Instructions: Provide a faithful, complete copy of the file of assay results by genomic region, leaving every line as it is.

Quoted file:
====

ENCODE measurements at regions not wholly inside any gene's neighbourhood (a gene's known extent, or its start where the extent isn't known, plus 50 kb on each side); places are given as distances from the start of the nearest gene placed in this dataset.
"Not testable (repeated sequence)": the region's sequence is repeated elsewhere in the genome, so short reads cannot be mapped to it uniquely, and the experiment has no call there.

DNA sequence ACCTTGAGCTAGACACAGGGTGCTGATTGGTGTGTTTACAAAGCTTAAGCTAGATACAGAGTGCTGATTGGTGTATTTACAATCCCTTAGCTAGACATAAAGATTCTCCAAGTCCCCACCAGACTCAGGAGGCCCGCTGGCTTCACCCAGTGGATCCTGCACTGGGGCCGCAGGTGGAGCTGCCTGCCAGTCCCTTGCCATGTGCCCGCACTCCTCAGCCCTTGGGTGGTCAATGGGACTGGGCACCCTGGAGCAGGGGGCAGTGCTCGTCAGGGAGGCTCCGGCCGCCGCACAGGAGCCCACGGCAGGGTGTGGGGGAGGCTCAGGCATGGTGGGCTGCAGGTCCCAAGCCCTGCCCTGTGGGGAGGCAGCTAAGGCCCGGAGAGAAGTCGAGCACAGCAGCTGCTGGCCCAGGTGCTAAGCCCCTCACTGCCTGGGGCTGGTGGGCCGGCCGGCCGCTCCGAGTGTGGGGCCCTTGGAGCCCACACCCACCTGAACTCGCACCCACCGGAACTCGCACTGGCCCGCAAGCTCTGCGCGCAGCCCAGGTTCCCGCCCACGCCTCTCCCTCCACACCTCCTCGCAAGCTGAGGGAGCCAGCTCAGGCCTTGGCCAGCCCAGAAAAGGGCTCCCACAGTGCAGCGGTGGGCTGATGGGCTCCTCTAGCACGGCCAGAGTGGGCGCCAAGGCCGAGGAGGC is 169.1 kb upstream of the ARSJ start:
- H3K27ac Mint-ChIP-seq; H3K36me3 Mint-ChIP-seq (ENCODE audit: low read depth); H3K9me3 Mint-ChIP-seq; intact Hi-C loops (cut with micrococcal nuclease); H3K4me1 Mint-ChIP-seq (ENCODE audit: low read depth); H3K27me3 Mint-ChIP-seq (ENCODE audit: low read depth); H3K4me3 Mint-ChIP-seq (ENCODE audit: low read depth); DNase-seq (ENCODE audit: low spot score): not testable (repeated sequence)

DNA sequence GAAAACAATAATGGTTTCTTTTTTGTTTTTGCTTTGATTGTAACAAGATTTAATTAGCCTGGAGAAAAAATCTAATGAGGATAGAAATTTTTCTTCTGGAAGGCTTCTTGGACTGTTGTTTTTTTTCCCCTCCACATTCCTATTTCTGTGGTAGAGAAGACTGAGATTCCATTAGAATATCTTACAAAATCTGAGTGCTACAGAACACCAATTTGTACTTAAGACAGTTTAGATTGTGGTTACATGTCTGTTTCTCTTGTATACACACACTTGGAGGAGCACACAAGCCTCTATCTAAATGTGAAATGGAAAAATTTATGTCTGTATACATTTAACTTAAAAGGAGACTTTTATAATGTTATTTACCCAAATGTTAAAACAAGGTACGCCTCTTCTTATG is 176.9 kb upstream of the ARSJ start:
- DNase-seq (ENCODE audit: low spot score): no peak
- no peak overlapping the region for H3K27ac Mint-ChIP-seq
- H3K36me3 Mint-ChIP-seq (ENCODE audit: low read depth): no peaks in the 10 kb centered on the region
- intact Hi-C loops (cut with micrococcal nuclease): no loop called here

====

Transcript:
ENCODE measurements at regions not wholly inside any gene's neighbourhood (a gene's known extent, or its start where the extent isn't known, plus 50 kb on each side); places are given as distances from the start of the nearest gene placed in this dataset.
"Not testable (repeated sequence)": the region's sequence is repeated elsewhere in the genome, so short reads cannot be mapped to it uniquely, and the experiment has no call there.

DNA sequence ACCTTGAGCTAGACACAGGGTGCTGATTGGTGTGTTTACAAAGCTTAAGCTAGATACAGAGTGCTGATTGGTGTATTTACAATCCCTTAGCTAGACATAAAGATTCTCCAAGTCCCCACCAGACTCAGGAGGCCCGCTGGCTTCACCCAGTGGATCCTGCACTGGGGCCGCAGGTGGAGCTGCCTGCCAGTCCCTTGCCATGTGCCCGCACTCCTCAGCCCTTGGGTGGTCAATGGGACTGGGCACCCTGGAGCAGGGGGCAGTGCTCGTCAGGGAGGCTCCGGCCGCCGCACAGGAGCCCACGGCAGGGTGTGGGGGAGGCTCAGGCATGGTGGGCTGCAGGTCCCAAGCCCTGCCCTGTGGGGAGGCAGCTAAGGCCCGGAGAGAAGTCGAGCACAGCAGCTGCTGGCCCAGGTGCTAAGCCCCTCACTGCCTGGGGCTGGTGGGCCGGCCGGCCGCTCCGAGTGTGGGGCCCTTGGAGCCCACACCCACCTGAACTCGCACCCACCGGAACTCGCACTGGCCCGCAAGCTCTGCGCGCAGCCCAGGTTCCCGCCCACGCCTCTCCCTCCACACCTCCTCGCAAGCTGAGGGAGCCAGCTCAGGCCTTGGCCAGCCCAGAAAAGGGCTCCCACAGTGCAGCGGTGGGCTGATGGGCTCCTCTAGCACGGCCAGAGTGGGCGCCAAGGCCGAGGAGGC is 169.1 kb upstream of the ARSJ start:
- H3K27ac Mint-ChIP-seq; H3K36me3 Mint-ChIP-seq (ENCODE audit: low read depth); H3K9me3 Mint-ChIP-seq; intact Hi-C loops (cut with micrococcal nuclease); H3K4me1 Mint-ChIP-seq (ENCODE audit: low read depth); H3K27me3 Mint-ChIP-seq (ENCODE audit: low read depth); H3K4me3 Mint-ChIP-seq (ENCODE audit: low read depth); DNase-seq (ENCODE audit: low spot score): not testable (repeated sequence)

DNA sequence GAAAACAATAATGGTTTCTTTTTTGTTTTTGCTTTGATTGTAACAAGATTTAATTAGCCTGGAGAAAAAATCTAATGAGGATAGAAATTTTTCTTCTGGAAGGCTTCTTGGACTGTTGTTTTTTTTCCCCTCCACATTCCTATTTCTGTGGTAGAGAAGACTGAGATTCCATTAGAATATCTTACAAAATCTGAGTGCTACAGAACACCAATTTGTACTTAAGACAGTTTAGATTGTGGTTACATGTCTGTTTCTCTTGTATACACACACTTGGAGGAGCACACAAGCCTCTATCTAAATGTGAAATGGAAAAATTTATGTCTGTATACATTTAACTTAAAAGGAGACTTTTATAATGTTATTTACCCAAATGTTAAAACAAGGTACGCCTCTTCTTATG is 176.9 kb upstream of the ARSJ start:
- DNase-seq (ENCODE audit: low spot score): no peak
- no peak overlapping the region for H3K27ac Mint-ChIP-seq
- H3K36me3 Mint-ChIP-seq (ENCODE audit: low read depth): no peaks in the 10 kb centered on the region
- intact Hi-C loops (cut with micrococcal nuclease): no loop called here